Today we visited Nsinda Prison (population 8000) to interview those convicted of genocide. As we pulled up to the prison we met a large group of prisoners returning to the prison from the fields. They had only 1 guard with a machine gun and another with a stick. Many prisoners carried produce. Again, it felt like we were transported back a century. It was a dusty ancient looking place with shirtless male prisoners carrying huge logs on their shoulders (for firewood for their cooking fires). We were ushered to a bare cinder block room with a log and metal roof. 4 stools were brought for us. One of us noticed several wasp hives attached to the roof. In walked 19 prisoners all accused and convicted of mass murder. Quite a few were women and two had babies. One baby nursed throughout the session. The one guard stood outside the room with the door open to the out of doors. We asked them about their experiences. These individuals denied much wrongdoing, felt their former government led them astray, confessed, asked for forgiveness but felt they were denied it. They espoused genocidal ideology in that Tutsis were accused of killing the president and succeeding in forcing out the Hutus in the country.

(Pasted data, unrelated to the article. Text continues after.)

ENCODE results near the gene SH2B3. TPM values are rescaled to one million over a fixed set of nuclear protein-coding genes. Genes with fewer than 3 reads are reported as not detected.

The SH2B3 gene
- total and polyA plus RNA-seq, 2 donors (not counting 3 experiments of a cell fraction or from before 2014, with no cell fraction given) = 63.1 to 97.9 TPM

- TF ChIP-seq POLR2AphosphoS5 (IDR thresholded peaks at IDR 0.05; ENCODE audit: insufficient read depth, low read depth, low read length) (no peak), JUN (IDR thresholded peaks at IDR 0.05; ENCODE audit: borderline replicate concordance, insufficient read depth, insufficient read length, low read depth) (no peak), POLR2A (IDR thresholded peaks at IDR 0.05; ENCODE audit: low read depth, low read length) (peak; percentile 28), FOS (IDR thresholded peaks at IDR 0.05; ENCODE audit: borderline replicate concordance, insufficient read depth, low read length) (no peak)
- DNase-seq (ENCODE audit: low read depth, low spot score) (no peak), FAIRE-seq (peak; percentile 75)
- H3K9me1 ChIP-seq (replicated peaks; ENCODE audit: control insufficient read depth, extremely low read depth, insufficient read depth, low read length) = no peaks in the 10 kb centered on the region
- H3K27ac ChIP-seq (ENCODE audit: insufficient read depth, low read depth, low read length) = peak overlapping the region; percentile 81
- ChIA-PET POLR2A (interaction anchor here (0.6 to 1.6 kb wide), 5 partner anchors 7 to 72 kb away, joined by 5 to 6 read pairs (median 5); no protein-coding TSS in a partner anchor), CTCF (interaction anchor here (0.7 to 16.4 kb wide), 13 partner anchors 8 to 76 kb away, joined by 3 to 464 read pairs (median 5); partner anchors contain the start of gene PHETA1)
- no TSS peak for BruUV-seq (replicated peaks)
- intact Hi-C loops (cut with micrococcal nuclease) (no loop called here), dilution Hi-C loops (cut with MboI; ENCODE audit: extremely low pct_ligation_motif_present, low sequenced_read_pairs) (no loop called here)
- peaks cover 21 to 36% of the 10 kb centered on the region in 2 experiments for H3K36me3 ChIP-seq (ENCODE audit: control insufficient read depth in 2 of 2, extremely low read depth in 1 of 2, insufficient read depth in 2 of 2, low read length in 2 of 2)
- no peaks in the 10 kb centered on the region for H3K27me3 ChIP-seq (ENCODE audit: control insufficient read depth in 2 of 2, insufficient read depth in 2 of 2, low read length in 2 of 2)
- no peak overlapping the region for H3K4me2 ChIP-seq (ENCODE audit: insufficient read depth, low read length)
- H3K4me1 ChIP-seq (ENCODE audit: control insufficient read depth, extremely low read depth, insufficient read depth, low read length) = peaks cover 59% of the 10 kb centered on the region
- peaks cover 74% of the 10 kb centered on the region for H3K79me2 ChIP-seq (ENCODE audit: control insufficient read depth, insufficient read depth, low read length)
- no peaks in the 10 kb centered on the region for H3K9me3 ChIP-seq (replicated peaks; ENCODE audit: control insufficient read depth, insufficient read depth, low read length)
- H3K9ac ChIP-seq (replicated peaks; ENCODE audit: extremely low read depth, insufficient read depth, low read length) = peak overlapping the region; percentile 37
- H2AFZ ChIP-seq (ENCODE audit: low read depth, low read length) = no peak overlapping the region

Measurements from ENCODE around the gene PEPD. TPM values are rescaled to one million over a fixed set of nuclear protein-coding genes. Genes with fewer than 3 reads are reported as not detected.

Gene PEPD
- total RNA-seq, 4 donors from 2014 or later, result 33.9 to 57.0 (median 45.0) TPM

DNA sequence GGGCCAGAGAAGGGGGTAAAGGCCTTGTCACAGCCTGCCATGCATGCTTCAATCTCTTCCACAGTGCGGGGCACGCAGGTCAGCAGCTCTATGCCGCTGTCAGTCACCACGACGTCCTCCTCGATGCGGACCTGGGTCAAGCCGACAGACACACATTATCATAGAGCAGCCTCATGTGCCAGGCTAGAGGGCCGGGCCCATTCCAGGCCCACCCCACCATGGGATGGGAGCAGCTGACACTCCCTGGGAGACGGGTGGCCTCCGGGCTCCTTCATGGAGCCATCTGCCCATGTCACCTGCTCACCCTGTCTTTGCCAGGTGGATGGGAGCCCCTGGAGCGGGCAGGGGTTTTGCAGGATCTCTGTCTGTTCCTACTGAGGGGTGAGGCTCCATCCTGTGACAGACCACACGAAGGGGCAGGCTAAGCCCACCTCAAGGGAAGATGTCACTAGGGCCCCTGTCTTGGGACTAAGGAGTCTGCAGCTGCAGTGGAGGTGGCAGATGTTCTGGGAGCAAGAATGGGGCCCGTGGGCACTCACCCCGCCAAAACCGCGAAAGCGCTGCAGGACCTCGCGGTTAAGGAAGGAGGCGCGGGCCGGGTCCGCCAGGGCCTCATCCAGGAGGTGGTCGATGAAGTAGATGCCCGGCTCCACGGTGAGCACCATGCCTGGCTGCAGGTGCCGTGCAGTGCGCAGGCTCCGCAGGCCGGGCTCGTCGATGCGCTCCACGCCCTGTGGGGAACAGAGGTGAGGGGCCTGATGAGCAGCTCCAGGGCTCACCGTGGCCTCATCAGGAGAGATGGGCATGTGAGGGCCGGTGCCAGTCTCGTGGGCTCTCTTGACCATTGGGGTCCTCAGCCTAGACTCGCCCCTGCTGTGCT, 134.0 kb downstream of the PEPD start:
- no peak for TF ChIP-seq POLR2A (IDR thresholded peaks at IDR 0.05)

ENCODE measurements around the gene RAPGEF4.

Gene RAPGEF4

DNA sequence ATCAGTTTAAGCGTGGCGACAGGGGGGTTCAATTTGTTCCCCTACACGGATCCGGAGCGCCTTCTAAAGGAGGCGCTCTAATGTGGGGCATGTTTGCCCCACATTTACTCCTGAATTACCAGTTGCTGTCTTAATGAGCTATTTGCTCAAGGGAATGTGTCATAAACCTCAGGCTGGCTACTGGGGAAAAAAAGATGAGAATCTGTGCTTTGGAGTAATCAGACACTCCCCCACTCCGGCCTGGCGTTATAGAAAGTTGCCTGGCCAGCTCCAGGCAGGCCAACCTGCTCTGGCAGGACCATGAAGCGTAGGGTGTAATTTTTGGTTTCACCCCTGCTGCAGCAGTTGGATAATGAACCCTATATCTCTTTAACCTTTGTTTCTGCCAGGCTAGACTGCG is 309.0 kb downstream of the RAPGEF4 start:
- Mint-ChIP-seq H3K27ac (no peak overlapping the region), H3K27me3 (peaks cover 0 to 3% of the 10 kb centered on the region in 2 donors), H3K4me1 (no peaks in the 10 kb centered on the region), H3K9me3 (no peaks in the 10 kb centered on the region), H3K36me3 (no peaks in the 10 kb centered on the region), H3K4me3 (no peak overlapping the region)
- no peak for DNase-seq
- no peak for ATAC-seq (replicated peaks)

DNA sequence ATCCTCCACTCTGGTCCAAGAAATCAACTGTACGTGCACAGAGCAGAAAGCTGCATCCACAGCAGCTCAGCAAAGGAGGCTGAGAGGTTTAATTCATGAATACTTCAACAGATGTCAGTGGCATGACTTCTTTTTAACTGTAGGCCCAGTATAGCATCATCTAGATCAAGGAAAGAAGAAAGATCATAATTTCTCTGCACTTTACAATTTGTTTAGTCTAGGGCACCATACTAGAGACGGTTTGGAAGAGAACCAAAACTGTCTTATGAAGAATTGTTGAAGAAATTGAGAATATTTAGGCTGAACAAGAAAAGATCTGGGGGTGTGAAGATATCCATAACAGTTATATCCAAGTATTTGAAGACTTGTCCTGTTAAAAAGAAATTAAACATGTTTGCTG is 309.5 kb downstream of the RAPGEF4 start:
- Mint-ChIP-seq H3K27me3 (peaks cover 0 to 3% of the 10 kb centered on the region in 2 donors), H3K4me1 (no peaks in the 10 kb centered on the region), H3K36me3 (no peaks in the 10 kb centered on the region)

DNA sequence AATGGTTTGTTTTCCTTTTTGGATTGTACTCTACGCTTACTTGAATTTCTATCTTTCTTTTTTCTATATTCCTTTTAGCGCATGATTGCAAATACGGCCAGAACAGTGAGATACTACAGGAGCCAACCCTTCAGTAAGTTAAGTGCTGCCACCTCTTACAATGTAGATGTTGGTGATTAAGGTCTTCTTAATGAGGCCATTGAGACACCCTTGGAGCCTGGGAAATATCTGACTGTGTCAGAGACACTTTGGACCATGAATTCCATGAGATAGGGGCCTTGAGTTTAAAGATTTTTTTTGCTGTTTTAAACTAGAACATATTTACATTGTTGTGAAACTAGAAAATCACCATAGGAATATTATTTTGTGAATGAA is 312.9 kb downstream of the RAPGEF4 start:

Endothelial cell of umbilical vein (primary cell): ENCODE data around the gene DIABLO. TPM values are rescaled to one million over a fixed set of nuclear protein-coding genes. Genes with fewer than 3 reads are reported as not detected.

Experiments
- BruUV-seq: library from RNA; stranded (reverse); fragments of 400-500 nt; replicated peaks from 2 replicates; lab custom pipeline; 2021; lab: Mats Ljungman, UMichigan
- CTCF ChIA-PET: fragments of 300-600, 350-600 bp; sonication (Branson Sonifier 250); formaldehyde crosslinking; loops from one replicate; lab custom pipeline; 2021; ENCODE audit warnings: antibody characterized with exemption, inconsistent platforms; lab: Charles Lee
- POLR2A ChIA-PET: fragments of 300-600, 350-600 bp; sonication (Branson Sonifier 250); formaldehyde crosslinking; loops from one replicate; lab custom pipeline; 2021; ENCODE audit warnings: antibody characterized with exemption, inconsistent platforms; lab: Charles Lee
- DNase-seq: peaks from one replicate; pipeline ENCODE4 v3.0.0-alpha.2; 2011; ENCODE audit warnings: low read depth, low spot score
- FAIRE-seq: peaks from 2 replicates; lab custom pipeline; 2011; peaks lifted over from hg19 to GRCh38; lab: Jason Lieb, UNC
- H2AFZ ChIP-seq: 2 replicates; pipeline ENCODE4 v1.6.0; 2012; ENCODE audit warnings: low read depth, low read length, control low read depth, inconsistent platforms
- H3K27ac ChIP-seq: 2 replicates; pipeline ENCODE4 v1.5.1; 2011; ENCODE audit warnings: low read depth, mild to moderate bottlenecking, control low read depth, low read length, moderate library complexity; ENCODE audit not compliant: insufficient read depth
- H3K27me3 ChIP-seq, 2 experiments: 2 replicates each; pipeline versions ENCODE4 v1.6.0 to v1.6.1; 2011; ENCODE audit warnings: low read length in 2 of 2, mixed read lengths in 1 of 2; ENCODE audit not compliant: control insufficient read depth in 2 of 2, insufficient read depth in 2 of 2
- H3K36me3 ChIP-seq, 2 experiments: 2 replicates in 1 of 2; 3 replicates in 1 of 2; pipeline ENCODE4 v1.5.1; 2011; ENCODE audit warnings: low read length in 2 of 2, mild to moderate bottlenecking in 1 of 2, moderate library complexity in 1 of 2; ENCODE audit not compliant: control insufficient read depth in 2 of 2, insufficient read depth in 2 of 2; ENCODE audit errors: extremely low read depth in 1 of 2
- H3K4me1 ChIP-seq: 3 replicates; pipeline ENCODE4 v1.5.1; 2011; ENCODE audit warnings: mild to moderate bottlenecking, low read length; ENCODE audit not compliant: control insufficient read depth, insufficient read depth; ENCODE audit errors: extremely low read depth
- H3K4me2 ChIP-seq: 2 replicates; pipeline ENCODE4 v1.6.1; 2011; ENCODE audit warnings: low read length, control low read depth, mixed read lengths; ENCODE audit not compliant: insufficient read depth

Oh, as we entered the prison, we were greeted with “Nothing but the Blood” in native tongue over a loudspeaker. Apparently, there was a church service going on. What a contrast between the song (which recognizes guilt and the need for cleansing and the perceived innocence of the genocidaires (“I only mutilated dead bodies.”)